My last movie review of the season:
Waltz with Bashir, the new Israeli film about the 1982 war in Lebannon, belongs to a relatively rare genre: the animated documentary. It claims to be the first in the genre, and it may be the only full length example, although there have been some notable predecessors, including Chris Landreth’s Oscar-winning short film Ryan, a touching portrait of animator Ryan Larkin, and the recent documentary film Chicago 10, a partially animated account of the protests during the 1968 Democratic Convention.
Folman uses the technique well, bringing to life the dreams and memories of his fellow soldiers, as told in recorded interviews. The film is a despairing account of very young men lost in the wilderness of battle, depicted in stark colors.
The focus event is a massacre in which thousands of Palestinians in West Beirut were murdered by the Lebanese Christian Phalangist forces, following the assassination of Bachir Gemayal, a Christian elected to be the next Lebanese President. Folman has lost his own memories of the massacre, and he is dependent on his fellows to answer the question: was he complicit? The implied question beyond that, of course, is whether Israel was complicit in an event that had disturbing parallels to the mass killings of the Holocaust.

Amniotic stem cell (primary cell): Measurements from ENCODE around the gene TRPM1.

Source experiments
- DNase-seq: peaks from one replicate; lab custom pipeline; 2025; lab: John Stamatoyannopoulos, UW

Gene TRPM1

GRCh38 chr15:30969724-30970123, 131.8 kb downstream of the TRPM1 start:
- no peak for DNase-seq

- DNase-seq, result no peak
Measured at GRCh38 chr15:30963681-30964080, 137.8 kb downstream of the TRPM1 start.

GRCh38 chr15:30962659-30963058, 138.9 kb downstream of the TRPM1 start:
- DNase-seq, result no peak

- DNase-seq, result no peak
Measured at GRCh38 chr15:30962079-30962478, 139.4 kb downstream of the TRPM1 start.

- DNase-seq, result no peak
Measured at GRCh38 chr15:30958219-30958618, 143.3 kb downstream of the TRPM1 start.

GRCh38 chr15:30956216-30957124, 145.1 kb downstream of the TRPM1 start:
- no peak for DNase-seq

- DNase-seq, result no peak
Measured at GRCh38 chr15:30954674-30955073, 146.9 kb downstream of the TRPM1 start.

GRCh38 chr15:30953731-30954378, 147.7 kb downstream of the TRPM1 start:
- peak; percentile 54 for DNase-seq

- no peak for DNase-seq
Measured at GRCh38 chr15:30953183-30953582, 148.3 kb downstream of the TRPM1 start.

By animating his documentary, Folman makes the soldiers’ memories both vivid and yet in some ways unreliable – we see the artifice, and that extra level of distance lets us wonder what is a real memory and what is a manufactured memory made to fill a hole created by trauma and guilt. Like many modern documentarians, Folman gives us truth shaded by fiction. Are these the actual soldiers whose voices we hear? In most cases yes, but a quick look at the credits reveals that actors were also used to create the voices for the more reluctant participants.
Does this make the truths of the film less valid? Perhaps, if the main purpose of the film had been to be an investigative report into the causes of the massacre. But Folman’s main story is his own, and whether we are seeing pure facts or those facts are shaded by fiction, the inner truth of a man struggling to reconcile himself with his past is the undeniable heart of this very personal film.